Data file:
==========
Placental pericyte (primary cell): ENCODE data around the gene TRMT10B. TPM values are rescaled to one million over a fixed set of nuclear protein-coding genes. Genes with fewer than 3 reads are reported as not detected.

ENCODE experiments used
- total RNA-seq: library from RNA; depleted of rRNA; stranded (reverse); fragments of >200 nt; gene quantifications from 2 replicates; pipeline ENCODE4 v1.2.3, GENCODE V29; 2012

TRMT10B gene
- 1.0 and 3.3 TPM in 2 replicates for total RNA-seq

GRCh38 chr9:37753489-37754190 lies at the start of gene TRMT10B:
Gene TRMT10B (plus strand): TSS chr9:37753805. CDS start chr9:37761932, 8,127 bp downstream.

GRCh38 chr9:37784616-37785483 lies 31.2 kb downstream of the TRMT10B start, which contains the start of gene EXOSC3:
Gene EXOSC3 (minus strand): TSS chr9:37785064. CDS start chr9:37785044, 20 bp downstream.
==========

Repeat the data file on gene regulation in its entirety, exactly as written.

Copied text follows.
Placental pericyte (primary cell): ENCODE data around the gene TRMT10B. TPM values are rescaled to one million over a fixed set of nuclear protein-coding genes. Genes with fewer than 3 reads are reported as not detected.

ENCODE experiments used
- total RNA-seq: library from RNA; depleted of rRNA; stranded (reverse); fragments of >200 nt; gene quantifications from 2 replicates; pipeline ENCODE4 v1.2.3, GENCODE V29; 2012

TRMT10B gene
- 1.0 and 3.3 TPM in 2 replicates for total RNA-seq

GRCh38 chr9:37753489-37754190 lies at the start of gene TRMT10B:
Gene TRMT10B (plus strand): TSS chr9:37753805. CDS start chr9:37761932, 8,127 bp downstream.

GRCh38 chr9:37784616-37785483 lies 31.2 kb downstream of the TRMT10B start, which contains the start of gene EXOSC3:
Gene EXOSC3 (minus strand): TSS chr9:37785064. CDS start chr9:37785044, 20 bp downstream.